The increasing use of automated scientific-data-collection instruments has led to an explosion in the amount of scientific data collected, challenging the ability of scientists to analyze them. We propose to develop a citizen-science system that enables non-expert volunteers to contribute to analyses of large volumes of data. Volunteers have less background knowledge than experts about the purpose, context, content, provenance and processes associated with these data. We hypothesize that a system that provides such background knowledge will enable non-experts to find and make sense of data. Our research plan will test a number of system interventions to increase the capabilities of the volunteers. The project will be set in the PI’s ongoing Gravity Spy project. In this project, volunteers classify noise events (“glitches”) produced by the Laser Interferometer Gravitational-wave Observatory (LIGO). Along with glitches observed in the main (“strain”) channel, the detectors record around 400K auxiliary channels of data that may provide information about the origins of the glitch. The goal of the project is two-fold: 1) to test our hypotheses about the kind of additional information needed to enable non-experts to productively navigate a large dynamic dataset to find related information and 2) to develop techniques to manage and efficiently process the data to identify relationships between glitch morphology in the strain and auxiliary channels.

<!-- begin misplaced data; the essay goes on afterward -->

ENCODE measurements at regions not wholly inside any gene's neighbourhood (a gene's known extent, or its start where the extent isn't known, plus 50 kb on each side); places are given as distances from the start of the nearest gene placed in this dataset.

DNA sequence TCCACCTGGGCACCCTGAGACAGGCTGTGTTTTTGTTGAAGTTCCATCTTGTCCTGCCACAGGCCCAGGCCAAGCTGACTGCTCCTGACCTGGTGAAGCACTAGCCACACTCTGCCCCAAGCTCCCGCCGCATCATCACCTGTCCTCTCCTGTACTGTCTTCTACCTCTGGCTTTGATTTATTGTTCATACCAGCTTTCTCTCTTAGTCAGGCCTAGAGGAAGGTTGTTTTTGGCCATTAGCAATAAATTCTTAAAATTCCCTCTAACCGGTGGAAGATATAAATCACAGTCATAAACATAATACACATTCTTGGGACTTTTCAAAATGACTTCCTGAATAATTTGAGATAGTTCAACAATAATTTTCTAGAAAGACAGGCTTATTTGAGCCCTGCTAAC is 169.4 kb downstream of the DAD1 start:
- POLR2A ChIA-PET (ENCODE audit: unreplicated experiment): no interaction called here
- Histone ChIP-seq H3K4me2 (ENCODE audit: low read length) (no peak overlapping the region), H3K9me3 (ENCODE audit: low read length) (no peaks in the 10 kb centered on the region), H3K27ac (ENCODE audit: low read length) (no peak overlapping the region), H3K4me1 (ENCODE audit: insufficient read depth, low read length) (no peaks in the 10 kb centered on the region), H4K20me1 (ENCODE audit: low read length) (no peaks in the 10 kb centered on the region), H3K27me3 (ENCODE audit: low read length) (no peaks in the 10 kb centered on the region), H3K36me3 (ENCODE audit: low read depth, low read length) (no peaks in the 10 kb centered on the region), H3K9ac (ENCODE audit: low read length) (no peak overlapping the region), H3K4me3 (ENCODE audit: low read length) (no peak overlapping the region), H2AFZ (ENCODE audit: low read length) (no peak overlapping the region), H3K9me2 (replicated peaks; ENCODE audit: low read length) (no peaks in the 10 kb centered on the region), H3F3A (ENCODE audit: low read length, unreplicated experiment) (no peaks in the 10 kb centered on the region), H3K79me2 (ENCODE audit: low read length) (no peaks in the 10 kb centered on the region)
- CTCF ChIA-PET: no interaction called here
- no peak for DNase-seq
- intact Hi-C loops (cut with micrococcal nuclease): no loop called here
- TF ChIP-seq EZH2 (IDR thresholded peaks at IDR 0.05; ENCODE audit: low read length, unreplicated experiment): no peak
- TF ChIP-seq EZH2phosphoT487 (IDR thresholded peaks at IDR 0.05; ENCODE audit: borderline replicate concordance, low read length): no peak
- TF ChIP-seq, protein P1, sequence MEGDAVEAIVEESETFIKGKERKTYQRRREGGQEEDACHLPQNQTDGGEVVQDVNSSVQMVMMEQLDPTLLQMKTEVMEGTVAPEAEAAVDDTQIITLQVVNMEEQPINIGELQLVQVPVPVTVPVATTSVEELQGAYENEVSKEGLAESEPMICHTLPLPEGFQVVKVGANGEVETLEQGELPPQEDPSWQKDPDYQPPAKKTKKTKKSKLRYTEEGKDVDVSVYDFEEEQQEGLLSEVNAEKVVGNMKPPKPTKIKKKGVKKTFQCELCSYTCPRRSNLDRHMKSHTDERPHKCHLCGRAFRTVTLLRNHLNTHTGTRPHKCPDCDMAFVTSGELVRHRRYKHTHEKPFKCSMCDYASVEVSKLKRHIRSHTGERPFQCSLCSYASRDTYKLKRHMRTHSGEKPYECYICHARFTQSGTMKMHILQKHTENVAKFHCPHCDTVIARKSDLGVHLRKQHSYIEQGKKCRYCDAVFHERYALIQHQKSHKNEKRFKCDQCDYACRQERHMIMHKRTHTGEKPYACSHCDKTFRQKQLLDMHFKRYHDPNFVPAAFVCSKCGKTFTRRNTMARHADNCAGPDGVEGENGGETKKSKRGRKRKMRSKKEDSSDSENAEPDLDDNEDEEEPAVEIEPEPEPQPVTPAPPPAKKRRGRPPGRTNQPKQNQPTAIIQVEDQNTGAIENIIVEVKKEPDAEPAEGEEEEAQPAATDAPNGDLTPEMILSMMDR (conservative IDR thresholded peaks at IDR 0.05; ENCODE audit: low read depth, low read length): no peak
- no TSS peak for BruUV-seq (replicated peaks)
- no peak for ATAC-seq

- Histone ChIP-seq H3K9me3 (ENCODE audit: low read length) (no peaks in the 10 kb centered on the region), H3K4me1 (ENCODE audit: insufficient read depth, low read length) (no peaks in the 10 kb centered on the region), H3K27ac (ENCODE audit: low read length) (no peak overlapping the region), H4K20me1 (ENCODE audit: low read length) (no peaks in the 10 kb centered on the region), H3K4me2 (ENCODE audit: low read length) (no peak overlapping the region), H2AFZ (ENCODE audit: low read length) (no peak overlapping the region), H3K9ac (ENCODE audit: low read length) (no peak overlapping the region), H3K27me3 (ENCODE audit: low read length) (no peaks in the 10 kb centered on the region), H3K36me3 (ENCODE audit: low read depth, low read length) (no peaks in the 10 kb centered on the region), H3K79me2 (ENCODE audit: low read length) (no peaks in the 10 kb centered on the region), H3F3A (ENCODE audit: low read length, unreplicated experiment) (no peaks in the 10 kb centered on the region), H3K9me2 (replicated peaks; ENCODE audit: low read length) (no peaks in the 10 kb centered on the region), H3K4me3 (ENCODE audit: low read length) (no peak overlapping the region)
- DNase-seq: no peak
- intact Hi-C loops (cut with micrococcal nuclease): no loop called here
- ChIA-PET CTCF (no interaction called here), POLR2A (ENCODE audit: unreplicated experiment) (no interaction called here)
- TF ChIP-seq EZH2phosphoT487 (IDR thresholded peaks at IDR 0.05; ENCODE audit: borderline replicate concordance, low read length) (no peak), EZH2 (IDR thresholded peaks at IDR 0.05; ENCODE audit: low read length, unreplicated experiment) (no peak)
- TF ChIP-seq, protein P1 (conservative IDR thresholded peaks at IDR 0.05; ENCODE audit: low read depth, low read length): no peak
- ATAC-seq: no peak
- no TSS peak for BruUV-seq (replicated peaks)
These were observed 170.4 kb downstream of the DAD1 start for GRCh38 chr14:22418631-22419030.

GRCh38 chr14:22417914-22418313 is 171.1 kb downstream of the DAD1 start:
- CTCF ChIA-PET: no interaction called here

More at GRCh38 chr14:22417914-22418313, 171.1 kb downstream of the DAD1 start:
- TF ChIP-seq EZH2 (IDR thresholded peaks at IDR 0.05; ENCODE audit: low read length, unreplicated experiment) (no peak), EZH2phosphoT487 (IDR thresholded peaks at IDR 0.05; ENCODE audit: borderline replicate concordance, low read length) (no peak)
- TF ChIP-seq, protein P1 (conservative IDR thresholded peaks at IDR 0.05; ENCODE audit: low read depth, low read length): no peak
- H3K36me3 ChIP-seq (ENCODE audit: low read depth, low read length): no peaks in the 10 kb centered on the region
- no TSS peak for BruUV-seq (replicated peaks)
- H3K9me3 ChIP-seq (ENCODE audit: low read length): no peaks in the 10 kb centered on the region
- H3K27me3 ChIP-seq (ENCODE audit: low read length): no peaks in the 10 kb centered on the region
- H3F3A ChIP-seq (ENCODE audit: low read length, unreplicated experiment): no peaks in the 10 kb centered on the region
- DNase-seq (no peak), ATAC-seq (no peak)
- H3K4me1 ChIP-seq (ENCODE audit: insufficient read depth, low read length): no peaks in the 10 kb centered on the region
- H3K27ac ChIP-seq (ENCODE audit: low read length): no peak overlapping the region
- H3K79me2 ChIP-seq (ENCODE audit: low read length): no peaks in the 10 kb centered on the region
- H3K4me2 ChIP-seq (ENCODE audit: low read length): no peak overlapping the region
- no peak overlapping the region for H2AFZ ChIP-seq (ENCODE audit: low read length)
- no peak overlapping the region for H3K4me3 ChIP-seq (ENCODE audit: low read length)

|Effective start/end date||10/1/21 → 9/30/24|
- National Science Foundation (IIS-2107334)
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